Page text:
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Archive for the ‘Travel blog’ Category

The morning of day six we did a loop from the hotel to the center of Archidona and back, about 30 km, the last 300 meters or so down a steep slope, in morning traffic, on cobblestones. Not my favorite. The ride back, on different roads, seemed to be uphill the whole way. After the ride was finished, we had time for a shower and to pack for the bus ride to Granada. Had a big delayed breakfast (brunch) then everyone gathered to say goodbye to our leaders and climb into the bus that dropped us off in the center of town.

The photo is of our 3 team leaders giving us their interpretation of a bull fight before the last ride. This was a fun group. 

I caught a cab to the hotel I had reserved for 2 nights in Granada. They were full and had no record of my reservation. I pulled out my computer and showed the desk clerk (owner it turned out) my confirmation. He was very apologetic and got on the phone with Expedia (apparently they handle reservations for Hotels.com) to find me another room at the same price. I decided to leave my luggage with the guy and go to the train station to sort out train travel logistics.

Lots of drama about train reservations. It turns out that a first class Eurail pass does NOT get you a seat on a train. You must make a reservation for your seat and they charge extra for each train and reservation. That ignorance on my part led to the overnight tourist class ride from hell on the night train from Lisbon to Madrid. I made the reservation for the Madrid to Seville train, another 29 euros, but was unable to secure a reservation for the Granada to Barcelona leg. Backrounds.com says they are happy to assist with travel arrangements, so I asked our logistics guy, Gonzalo, to help me getting reservations for the Granada to Barcelona, Barcelona to Cordoba legs of the journey. Turns out nothing is simple. I sat next to him 2 days later while he was on the phone for a long time with Eurail trying to set everything up. The normal Granada to Barcelona route was not available, it was never clear why. He finally got me reservations, but I had to go to Madrid then transfer to Barcelona. They were supposed to e-mail me electronic tickets for these two trips and took my credit card info, but no e-tickets ever arrived. So off to the train station to get the tickets. I did have location numbers for the Granada-Madrid and Madrid-Barcelona trips (Good for Gonzalo). The first person I talked to at the Granada train station couldn’t find any record of my reservations. She finally told me to take a number and stand in a long line for her colleague to help me. Finally got to him and he was able to use the locator numbers Gonzalo got for me and print out separate tickets for Grenada-Madrid, Madrid-Barcelona and Barcelona-Cordoba. Each ticket was a separate transaction with the credit card and the long line behind me was getting very anxious. After the Barcelona-Cordoba transaction was finally completed I took pity on the line and decided to wait until I got to Barcelona to take care of my remaining travels.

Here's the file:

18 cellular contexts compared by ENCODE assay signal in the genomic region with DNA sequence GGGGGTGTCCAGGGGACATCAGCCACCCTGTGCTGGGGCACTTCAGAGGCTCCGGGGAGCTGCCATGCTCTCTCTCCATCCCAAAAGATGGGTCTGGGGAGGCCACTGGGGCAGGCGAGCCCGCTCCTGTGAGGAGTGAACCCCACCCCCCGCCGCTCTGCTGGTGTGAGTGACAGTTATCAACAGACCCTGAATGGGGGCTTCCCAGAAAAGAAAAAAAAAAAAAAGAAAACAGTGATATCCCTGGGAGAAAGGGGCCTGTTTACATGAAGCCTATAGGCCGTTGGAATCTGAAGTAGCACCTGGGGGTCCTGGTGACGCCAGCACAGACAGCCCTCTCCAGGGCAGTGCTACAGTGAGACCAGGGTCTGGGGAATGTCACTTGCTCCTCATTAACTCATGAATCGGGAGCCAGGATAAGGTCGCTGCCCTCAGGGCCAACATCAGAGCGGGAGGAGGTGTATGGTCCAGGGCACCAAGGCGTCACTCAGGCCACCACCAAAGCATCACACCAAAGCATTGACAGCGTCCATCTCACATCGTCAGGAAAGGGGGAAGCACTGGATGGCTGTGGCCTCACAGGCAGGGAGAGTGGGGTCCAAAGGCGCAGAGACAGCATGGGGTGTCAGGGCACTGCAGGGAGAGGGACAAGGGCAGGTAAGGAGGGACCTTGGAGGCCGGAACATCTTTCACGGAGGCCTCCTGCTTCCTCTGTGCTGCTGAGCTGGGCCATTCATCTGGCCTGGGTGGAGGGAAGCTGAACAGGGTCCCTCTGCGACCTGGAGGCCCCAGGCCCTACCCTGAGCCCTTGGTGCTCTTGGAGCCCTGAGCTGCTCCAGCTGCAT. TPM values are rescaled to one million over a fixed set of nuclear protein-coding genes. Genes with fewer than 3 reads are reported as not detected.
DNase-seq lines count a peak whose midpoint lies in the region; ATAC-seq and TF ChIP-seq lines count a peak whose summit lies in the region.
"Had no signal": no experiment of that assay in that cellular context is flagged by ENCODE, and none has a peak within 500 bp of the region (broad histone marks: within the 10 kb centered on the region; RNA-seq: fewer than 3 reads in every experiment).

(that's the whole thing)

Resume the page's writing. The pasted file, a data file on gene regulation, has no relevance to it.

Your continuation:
I returned to my hotel, where the owner was guarding my bag, to find he hadn’t found anything, mostly because he was trying to find a hotel that would only charge what I had reserved from Hotels.com. Plus, the town was full of tourists and most of the hotels were booked.  By this time, I was exhausted, not the least from my bike ride that morning. I went into my computer and found a place, the 4-star Hotel Washington Irving, across the street from the Alhambra, at twice the cost of the dump I was supposed to stay in, supposedly a 3-star. The owner insisted on calling the Washington Irving and did manage to get me a discount. He also paid the cab driver to bring me there. The Washington Irving is legitimate 4-star hotel. 

The next day I showed up at the time for my self-guided tour of the Alhambra, unable to accomplish on my previous visit to Granada. I spent the following 1 1/2 hours trying to dodge the masses of tour groups blocking the way. I managed to see all I wanted to see, but it required a lot of flagstone stairway climbing, up and down. After I was done with the Alhambra, I took a taxi to El Centro and walked around another 1 1/2 hours before sitting down at a sidewalk cafe to order a beer and some duck pate’. The waiter brought the beer along with a slice of bread with a tomato slice covered with a thin slice of duck breast fried but cold. “Well”, I thought, “This is a different duck pate.” The dish was listed on their menus for 8 1/2 euros. Disgusted, I was about to signal for the bill when he showed up again this time with my order, a basket of toasted bread, 2 thick slices of very tasty pate’, some fruit and nuts. The first offering was just a free appetizer to go with my beer. I had to order another beer to finish the pate, but I powered through.